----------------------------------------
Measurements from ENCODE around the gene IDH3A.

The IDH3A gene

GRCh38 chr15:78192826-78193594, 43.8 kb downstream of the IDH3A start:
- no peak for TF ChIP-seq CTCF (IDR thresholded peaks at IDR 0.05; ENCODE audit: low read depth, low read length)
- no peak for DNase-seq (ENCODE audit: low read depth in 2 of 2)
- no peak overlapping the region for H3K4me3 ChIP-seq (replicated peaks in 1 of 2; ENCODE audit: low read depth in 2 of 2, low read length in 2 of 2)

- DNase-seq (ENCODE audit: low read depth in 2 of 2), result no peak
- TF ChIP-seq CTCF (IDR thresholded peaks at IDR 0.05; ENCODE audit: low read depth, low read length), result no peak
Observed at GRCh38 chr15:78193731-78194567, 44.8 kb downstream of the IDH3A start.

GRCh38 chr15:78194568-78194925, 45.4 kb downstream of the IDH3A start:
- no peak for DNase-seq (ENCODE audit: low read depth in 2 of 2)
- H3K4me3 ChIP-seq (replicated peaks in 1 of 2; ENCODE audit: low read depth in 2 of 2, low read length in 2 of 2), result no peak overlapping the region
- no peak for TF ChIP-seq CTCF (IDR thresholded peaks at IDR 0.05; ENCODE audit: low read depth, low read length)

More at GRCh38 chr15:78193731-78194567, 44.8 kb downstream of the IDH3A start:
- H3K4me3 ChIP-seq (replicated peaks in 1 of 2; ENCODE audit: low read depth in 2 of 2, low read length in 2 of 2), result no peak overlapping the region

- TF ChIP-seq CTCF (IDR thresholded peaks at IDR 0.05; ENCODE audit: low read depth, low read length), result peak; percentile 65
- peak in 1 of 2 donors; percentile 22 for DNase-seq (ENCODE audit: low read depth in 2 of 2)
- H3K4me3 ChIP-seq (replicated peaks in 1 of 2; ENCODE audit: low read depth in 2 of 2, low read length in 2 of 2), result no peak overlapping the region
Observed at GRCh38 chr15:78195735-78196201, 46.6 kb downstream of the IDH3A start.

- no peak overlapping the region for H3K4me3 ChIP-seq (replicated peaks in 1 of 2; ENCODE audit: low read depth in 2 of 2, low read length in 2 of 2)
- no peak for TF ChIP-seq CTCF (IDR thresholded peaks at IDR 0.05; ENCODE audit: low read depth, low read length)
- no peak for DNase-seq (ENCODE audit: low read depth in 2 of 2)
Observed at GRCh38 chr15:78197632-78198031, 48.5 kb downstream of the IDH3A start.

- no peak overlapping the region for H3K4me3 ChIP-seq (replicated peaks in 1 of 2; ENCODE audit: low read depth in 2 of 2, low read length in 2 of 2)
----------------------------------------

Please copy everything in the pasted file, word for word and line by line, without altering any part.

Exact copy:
Measurements from ENCODE around the gene IDH3A.

The IDH3A gene

GRCh38 chr15:78192826-78193594, 43.8 kb downstream of the IDH3A start:
- no peak for TF ChIP-seq CTCF (IDR thresholded peaks at IDR 0.05; ENCODE audit: low read depth, low read length)
- no peak for DNase-seq (ENCODE audit: low read depth in 2 of 2)
- no peak overlapping the region for H3K4me3 ChIP-seq (replicated peaks in 1 of 2; ENCODE audit: low read depth in 2 of 2, low read length in 2 of 2)

- DNase-seq (ENCODE audit: low read depth in 2 of 2), result no peak
- TF ChIP-seq CTCF (IDR thresholded peaks at IDR 0.05; ENCODE audit: low read depth, low read length), result no peak
Observed at GRCh38 chr15:78193731-78194567, 44.8 kb downstream of the IDH3A start.

GRCh38 chr15:78194568-78194925, 45.4 kb downstream of the IDH3A start:
- no peak for DNase-seq (ENCODE audit: low read depth in 2 of 2)
- H3K4me3 ChIP-seq (replicated peaks in 1 of 2; ENCODE audit: low read depth in 2 of 2, low read length in 2 of 2), result no peak overlapping the region
- no peak for TF ChIP-seq CTCF (IDR thresholded peaks at IDR 0.05; ENCODE audit: low read depth, low read length)

More at GRCh38 chr15:78193731-78194567, 44.8 kb downstream of the IDH3A start:
- H3K4me3 ChIP-seq (replicated peaks in 1 of 2; ENCODE audit: low read depth in 2 of 2, low read length in 2 of 2), result no peak overlapping the region

- TF ChIP-seq CTCF (IDR thresholded peaks at IDR 0.05; ENCODE audit: low read depth, low read length), result peak; percentile 65
- peak in 1 of 2 donors; percentile 22 for DNase-seq (ENCODE audit: low read depth in 2 of 2)
- H3K4me3 ChIP-seq (replicated peaks in 1 of 2; ENCODE audit: low read depth in 2 of 2, low read length in 2 of 2), result no peak overlapping the region
Observed at GRCh38 chr15:78195735-78196201, 46.6 kb downstream of the IDH3A start.

- no peak overlapping the region for H3K4me3 ChIP-seq (replicated peaks in 1 of 2; ENCODE audit: low read depth in 2 of 2, low read length in 2 of 2)
- no peak for TF ChIP-seq CTCF (IDR thresholded peaks at IDR 0.05; ENCODE audit: low read depth, low read length)
- no peak for DNase-seq (ENCODE audit: low read depth in 2 of 2)
Observed at GRCh38 chr15:78197632-78198031, 48.5 kb downstream of the IDH3A start.

- no peak overlapping the region for H3K4me3 ChIP-seq (replicated peaks in 1 of 2; ENCODE audit: low read depth in 2 of 2, low read length in 2 of 2)